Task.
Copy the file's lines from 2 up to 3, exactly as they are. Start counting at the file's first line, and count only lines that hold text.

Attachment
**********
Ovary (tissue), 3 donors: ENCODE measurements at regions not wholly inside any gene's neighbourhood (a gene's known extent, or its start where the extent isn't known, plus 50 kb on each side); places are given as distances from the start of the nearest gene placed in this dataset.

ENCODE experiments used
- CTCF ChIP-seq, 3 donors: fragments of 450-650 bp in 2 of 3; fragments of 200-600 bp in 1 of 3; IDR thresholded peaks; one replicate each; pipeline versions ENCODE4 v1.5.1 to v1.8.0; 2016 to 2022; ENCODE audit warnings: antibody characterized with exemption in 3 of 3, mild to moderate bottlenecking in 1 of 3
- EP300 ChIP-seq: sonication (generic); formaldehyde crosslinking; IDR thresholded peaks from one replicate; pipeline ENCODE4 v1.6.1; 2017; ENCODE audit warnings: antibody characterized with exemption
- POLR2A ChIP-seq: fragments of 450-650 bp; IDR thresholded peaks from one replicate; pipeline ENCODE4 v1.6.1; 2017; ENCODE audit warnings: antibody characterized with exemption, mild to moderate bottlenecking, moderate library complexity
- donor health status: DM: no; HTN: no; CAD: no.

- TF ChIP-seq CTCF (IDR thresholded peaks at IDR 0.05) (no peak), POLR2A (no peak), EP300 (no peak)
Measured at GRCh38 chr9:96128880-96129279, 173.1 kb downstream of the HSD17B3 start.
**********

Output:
ENCODE experiments used
- CTCF ChIP-seq, 3 donors: fragments of 450-650 bp in 2 of 3; fragments of 200-600 bp in 1 of 3; IDR thresholded peaks; one replicate each; pipeline versions ENCODE4 v1.5.1 to v1.8.0; 2016 to 2022; ENCODE audit warnings: antibody characterized with exemption in 3 of 3, mild to moderate bottlenecking in 1 of 3